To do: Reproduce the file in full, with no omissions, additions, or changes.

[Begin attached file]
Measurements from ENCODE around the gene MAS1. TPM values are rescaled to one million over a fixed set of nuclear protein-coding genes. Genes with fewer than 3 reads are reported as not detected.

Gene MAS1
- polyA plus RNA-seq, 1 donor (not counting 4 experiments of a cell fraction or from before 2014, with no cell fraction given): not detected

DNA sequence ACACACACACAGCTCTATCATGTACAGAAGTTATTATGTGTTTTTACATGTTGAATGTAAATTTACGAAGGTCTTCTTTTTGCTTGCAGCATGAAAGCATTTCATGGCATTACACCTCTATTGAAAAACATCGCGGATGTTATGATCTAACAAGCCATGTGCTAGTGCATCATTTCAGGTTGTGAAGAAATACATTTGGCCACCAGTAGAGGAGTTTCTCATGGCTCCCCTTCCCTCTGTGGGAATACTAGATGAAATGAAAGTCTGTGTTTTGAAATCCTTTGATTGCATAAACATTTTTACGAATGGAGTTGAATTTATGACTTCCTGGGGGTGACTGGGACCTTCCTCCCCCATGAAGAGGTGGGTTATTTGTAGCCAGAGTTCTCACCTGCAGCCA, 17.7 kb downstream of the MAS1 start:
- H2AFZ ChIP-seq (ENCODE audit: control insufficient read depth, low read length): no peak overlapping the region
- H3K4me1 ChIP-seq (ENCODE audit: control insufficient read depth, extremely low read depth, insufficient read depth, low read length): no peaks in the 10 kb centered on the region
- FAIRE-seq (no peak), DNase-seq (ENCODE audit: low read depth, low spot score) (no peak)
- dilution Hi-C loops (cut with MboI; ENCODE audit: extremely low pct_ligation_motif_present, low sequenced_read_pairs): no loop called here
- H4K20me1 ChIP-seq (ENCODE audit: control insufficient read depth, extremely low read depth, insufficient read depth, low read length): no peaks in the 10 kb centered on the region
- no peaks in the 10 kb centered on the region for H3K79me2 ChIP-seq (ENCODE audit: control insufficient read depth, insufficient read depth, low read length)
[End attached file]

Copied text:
Measurements from ENCODE around the gene MAS1. TPM values are rescaled to one million over a fixed set of nuclear protein-coding genes. Genes with fewer than 3 reads are reported as not detected.

Gene MAS1
- polyA plus RNA-seq, 1 donor (not counting 4 experiments of a cell fraction or from before 2014, with no cell fraction given): not detected

DNA sequence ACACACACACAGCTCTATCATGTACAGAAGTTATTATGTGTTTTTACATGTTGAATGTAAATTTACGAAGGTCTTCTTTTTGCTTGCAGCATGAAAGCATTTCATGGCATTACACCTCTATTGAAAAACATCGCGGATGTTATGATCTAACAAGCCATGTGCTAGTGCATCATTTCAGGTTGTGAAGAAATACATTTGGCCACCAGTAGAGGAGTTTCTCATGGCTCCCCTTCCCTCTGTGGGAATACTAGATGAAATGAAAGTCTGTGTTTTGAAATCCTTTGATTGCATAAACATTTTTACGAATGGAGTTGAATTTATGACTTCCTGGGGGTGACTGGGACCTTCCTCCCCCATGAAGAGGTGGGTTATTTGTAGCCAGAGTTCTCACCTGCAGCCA, 17.7 kb downstream of the MAS1 start:
- H2AFZ ChIP-seq (ENCODE audit: control insufficient read depth, low read length): no peak overlapping the region
- H3K4me1 ChIP-seq (ENCODE audit: control insufficient read depth, extremely low read depth, insufficient read depth, low read length): no peaks in the 10 kb centered on the region
- FAIRE-seq (no peak), DNase-seq (ENCODE audit: low read depth, low spot score) (no peak)
- dilution Hi-C loops (cut with MboI; ENCODE audit: extremely low pct_ligation_motif_present, low sequenced_read_pairs): no loop called here
- H4K20me1 ChIP-seq (ENCODE audit: control insufficient read depth, extremely low read depth, insufficient read depth, low read length): no peaks in the 10 kb centered on the region
- no peaks in the 10 kb centered on the region for H3K79me2 ChIP-seq (ENCODE audit: control insufficient read depth, insufficient read depth, low read length)